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Dig under the surface of Colombia's past

Colombia is misunderstood. Views of the country are dated and based on what was happening ten years ago; drug cartels and the associated violence, guerrillas and civil war. But this doesn't reflect the current reality of the country; a modern, vibrant beautiful country with billions of pounds worth of opportunities for experienced exporters looking to expand.

With a population of 46 million, higher than Argentina, and the third largest economy in Latin America after Mexico and Brazil, Colombia is a market that UK companies cannot afford to ignore. Latin America has been the forgotten continent but it's a high growth market - Colombia grew by 5.6 per cent last year alone. Yet UK exports to Colombia remain relatively low. Up by 60 per cent from 2009 to 2010 to £418 million, but still relatively low.

I've just returned from my fiftieth visit to Colombia, my fourth on behalf of UKTI, a trade mission with the British and Colombian Chamber of Commerce, and I can't tell companies enough about the extent of opportunities on offer to British firms. The desire for upmarket British brands is high and the market is right for these sorts of products now, particularly as their currency is strong, making our top quality goods more affordable.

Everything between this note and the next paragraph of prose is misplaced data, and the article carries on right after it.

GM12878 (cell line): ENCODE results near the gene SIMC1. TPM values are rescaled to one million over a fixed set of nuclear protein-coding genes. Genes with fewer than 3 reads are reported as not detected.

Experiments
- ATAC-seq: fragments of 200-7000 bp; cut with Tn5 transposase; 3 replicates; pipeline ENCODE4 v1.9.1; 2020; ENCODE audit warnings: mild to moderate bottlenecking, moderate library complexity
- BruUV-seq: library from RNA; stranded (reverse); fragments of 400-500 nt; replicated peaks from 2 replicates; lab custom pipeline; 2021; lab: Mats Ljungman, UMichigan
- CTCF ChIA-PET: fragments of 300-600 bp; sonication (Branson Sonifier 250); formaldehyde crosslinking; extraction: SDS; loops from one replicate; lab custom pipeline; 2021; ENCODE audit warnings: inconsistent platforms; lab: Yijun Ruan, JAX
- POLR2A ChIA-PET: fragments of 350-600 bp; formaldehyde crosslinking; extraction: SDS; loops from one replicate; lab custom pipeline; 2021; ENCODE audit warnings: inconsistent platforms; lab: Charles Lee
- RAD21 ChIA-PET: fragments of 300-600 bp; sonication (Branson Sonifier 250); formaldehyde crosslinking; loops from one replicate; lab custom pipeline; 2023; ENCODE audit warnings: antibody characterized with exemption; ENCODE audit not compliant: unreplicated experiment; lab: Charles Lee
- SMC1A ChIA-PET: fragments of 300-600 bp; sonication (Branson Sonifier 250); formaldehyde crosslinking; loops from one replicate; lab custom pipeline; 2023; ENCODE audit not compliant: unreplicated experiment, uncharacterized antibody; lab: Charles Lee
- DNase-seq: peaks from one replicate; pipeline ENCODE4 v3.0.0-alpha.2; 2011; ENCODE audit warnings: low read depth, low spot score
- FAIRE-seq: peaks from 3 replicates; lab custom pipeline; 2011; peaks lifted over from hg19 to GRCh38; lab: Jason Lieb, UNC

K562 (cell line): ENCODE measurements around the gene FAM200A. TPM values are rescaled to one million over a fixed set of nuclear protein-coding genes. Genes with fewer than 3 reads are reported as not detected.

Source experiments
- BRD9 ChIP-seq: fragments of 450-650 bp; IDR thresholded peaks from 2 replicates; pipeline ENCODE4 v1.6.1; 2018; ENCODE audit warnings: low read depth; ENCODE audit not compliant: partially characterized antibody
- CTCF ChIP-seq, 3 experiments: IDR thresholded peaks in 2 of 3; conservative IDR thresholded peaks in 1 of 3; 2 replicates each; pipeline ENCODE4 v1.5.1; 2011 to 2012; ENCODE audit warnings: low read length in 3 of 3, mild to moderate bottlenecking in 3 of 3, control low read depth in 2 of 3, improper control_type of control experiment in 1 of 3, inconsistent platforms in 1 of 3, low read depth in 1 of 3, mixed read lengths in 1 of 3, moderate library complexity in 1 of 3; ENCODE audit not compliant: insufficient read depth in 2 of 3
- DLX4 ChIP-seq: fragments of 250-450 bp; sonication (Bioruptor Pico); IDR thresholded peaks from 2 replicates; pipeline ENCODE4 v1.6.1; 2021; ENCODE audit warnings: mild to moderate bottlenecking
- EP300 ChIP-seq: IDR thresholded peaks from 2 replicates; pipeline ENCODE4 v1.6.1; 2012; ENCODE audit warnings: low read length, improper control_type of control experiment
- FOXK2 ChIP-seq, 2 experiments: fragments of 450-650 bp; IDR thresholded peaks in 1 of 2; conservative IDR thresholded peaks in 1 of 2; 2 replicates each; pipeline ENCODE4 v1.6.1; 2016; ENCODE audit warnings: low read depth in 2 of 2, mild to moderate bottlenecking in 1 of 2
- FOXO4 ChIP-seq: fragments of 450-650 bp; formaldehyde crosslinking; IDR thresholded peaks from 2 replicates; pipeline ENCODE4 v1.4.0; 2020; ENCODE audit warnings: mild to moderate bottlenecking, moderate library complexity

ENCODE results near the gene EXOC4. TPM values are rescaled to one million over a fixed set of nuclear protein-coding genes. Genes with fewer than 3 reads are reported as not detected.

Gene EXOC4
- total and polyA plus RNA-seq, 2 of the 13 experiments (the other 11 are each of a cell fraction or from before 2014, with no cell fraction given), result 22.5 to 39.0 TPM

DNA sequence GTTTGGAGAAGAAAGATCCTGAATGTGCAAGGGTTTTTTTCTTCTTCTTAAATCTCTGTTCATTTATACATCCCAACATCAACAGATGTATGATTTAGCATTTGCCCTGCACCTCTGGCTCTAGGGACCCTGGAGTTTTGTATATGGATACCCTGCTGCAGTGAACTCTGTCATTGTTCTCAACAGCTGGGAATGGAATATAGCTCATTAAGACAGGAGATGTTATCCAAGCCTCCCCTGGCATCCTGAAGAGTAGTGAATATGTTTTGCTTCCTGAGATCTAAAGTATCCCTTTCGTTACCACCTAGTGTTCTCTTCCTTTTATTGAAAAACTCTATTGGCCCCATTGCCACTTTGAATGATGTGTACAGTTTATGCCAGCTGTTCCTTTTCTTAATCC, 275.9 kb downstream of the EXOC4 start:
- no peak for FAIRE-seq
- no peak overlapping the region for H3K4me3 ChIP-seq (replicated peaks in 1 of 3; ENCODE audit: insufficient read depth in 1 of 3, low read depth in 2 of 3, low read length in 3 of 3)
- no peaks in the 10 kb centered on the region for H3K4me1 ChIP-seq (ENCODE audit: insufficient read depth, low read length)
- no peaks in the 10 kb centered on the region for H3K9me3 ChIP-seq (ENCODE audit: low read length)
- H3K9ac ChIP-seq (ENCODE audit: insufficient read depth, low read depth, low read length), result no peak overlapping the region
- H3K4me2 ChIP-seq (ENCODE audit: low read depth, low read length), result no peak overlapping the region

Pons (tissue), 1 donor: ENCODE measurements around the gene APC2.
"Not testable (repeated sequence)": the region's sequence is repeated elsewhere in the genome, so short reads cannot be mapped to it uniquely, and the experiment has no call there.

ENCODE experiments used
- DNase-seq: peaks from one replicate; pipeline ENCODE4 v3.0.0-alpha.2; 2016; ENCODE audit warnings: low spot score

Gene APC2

The President, Juan Miguel Santos, is a great advocate of Britain. He studied at the London School of Economics and lived in London for 11 years. He is currently rolling out his vision of having everyone in Colombia speak English as a second language, the language of business, by having English on their national curriculum. They are currently hearing pitches from global universities including Oxford and Cambridge.

The British government's relationship with Colombia is already close and has been for many years. The President's visit to the UK in November last year to meet with David Cameron further outlined this when they discussed their determination to take our relationship to the next level.

I travelled with 11 UK companies on this most recent market visit and they received a warm reception - Colombian people are fantastic to work with and once a friendship has been established they will go out of their way to do business with you. Companies on the visit included luxury lingerie brand Agent Provocateur, who want to add to their global network of 60 outlets, with a Colombia franchise. The visit gave them a chance to meet with potential partners to help them establish their franchise.

Tudor Export, a firm producing photographic paper and film, long established and widely used across much of Africa, the Middle-East and South East Asia, met with some of the key industry players to gain a better understanding of the market, its size and how it works. They secured interest from three distributors and now have to make their choice about who they will use. Surrey Satellite Technology, provider of operational and commercial satellite programmes, who have successfully launched 36 satellites into orbit over the last 25 years, met with the Government to discuss providing a satellite over Colombia.

Free trade agreement